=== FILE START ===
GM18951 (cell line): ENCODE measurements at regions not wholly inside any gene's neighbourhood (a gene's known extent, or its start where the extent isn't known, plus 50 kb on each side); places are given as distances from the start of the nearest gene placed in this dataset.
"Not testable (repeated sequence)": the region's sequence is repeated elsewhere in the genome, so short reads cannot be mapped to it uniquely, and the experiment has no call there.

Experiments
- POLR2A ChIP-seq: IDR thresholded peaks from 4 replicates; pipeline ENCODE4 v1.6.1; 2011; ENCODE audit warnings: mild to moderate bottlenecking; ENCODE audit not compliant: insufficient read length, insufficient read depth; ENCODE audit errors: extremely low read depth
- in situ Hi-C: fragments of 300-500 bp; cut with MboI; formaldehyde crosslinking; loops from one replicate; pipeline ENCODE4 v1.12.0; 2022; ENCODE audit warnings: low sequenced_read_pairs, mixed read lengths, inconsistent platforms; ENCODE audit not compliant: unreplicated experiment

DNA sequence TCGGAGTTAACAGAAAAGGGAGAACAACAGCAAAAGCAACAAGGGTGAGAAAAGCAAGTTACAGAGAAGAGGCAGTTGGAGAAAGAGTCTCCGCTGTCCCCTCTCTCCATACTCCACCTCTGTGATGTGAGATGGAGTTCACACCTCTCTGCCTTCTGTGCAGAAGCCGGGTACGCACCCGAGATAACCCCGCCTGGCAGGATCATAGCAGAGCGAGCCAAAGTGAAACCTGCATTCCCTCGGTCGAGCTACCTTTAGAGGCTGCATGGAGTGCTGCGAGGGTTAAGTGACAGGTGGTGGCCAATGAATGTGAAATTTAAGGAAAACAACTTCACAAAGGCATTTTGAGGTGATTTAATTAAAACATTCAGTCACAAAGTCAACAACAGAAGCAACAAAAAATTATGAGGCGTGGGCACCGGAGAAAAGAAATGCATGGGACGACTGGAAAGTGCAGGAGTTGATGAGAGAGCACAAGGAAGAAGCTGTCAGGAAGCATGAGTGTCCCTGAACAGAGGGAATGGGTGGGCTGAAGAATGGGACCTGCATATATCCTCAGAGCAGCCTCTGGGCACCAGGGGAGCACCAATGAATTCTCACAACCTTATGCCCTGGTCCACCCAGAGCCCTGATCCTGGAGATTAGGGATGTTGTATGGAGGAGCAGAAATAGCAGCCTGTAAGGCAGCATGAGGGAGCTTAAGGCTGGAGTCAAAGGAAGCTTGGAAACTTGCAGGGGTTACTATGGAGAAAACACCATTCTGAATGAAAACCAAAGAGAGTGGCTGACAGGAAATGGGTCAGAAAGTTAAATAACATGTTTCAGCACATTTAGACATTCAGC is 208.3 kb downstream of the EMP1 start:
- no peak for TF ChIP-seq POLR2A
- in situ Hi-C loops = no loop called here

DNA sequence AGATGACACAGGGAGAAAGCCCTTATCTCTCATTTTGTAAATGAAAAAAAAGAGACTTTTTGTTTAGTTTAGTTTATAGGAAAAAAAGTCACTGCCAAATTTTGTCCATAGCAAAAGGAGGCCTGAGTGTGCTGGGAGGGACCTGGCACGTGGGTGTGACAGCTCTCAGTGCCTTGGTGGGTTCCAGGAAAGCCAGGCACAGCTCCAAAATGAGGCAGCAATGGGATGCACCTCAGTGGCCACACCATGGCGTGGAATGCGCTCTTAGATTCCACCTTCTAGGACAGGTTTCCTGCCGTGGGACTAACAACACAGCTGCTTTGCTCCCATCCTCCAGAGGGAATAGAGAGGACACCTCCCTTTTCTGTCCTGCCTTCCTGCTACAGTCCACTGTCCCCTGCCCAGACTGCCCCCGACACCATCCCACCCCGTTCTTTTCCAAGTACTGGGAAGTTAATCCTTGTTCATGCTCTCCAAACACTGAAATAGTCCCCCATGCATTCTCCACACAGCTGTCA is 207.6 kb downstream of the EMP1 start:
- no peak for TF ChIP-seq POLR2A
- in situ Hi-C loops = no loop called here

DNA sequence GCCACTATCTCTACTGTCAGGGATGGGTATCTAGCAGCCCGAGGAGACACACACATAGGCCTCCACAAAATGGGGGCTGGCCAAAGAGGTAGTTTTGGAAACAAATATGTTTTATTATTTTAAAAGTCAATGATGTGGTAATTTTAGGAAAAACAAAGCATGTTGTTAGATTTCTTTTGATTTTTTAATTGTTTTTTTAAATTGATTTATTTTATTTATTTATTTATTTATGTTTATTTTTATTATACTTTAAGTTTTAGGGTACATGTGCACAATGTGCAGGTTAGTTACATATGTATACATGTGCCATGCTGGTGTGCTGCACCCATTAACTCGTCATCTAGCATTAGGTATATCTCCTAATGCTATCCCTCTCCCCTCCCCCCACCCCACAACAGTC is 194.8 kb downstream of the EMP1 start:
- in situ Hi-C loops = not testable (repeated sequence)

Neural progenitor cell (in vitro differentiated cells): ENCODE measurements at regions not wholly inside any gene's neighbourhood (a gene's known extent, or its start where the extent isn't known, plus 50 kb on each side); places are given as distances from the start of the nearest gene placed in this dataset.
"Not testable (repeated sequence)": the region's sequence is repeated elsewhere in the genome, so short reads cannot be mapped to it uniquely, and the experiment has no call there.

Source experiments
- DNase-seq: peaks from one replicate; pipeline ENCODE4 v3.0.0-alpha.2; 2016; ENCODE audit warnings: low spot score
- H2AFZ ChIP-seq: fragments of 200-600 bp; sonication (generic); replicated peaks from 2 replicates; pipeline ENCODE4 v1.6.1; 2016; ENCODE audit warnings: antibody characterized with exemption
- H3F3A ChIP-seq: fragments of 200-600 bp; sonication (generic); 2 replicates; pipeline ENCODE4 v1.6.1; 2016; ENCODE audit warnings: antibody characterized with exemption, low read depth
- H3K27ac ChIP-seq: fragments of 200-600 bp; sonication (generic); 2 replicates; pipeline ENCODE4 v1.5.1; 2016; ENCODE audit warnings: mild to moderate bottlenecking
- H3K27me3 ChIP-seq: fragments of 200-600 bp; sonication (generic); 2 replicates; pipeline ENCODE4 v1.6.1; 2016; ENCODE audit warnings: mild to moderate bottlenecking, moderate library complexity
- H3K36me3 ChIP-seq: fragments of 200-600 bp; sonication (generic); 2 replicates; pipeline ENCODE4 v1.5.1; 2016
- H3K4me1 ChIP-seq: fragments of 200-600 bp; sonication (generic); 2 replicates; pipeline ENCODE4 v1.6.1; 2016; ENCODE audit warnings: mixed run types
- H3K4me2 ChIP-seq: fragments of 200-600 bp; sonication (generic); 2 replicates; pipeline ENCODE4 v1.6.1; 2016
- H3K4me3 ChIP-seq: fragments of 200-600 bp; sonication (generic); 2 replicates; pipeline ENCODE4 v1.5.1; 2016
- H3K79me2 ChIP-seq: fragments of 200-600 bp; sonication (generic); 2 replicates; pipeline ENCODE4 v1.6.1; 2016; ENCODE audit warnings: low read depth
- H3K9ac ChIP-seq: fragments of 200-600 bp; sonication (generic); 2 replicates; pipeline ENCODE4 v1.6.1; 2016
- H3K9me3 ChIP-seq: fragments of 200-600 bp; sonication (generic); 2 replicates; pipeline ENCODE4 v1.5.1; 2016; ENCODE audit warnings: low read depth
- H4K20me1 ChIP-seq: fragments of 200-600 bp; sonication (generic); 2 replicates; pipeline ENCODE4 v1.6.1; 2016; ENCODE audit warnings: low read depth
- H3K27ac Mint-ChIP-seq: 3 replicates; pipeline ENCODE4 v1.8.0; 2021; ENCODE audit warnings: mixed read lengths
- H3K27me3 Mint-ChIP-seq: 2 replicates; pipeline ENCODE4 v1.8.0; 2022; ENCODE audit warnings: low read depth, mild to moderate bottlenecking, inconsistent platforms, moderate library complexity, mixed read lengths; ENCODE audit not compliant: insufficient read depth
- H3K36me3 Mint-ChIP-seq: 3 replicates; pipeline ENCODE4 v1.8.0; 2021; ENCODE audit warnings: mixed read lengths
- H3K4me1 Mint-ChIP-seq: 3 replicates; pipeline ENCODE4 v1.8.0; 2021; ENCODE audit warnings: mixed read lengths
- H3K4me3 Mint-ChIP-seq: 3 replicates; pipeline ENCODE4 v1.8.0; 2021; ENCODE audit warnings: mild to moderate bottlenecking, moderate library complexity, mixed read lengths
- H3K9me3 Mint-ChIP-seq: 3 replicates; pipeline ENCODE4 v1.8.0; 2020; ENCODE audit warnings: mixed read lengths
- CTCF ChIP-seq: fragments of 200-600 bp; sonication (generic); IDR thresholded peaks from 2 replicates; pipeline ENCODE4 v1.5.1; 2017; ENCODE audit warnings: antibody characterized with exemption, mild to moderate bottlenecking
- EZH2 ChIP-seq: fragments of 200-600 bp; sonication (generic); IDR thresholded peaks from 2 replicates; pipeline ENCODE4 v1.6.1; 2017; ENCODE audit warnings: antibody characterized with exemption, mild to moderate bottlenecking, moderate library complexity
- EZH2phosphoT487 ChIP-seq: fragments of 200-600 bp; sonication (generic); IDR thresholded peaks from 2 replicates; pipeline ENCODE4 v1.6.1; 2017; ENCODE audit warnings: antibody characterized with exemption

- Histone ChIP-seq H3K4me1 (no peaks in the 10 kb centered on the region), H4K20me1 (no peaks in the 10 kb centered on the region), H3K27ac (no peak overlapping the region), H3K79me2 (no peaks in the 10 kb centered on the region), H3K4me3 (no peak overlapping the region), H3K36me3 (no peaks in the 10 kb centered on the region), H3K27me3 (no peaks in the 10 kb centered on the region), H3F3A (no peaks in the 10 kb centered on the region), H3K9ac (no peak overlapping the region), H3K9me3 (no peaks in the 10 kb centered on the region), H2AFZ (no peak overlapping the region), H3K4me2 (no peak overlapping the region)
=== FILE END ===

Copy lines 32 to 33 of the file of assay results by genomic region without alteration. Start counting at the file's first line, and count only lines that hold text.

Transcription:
- H3K36me3 Mint-ChIP-seq: 3 replicates; pipeline ENCODE4 v1.8.0; 2021; ENCODE audit warnings: mixed read lengths
- H3K4me1 Mint-ChIP-seq: 3 replicates; pipeline ENCODE4 v1.8.0; 2021; ENCODE audit warnings: mixed read lengths